Tim Ferriss wants you to read about trips to Argentina so you will let him help you do a Pareto analysis on your entire life (and maybe also fall in love with Stoic philosophy). Merlin Mann wants you to get to inbox zero so you will let him help you take more care with your time and attention. I want you to wear compression socks while you fly so you will let me help you understand how to be intentional with your behavior.
Because really, that’s what I want to talk about about: the understanding that you’re not powerless, no matter what situation you’re in; the fact that you don’t have to trade your identity or your wellbeing for success; and the idea that being careful and intentional with your behavior is really the only skill you need (well, that and a few healthy dashes of critical thinking and self-experimentation).
But if I just start talking about that stuff, you (probably) won’t listen. It doesn’t matter to you yet, because it seems like a distraction from the Very Obvious And Immediate problem you came here to solve.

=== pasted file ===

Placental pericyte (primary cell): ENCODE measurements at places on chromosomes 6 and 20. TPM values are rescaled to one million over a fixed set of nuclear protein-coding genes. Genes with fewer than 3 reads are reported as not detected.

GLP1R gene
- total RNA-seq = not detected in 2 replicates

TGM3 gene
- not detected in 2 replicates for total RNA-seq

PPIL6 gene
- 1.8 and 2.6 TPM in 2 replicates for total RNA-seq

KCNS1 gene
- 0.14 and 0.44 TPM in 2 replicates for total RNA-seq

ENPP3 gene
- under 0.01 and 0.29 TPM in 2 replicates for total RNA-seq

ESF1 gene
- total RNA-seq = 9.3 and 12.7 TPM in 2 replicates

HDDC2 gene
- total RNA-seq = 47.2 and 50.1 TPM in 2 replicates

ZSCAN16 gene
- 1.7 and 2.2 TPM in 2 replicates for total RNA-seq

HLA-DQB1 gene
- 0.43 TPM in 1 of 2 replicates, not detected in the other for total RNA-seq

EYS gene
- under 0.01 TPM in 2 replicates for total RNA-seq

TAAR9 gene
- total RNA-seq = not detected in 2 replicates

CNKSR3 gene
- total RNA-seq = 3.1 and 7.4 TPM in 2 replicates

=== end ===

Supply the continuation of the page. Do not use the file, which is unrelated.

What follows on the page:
So, where’s the balance? Where do we start? How do I encourage you to care about the process of adopting a durable, sustainable exercise routine, as opposed to tricking yourself into exercising until you get bored of the trick? How do I get you to care about the nuanced difference between “best, objectively” and “best, because you’ll do it?”
The answer is lead bullets.
It’s all the same thing, in the end — you’re trying to figure out how to succeed in as demanding a context as business travel, I’m trying to figure out what to write that will best help you do that.
These are both lead bullet problems.
As venture capitalist Ben Horowitz says, there is exactly one problem in the world that has a silver bullet solution: werewolves. Unless you’re trying to kill werewolves, you have a problem that there exist no silver bullets for.
So, lead bullets.
And while careful, well-directed shots can do a lot more than a “spray and pray” approach, the message still holds: to guarantee success with lead bullets, you have to shoot a lot of them.
There’s no way around these problems being hard. No hacks. No silver bullets. The only solution is brute-forcing it. Ideally not white-knuckle death-march misery, but diligent, sustained, forceful effort all the same.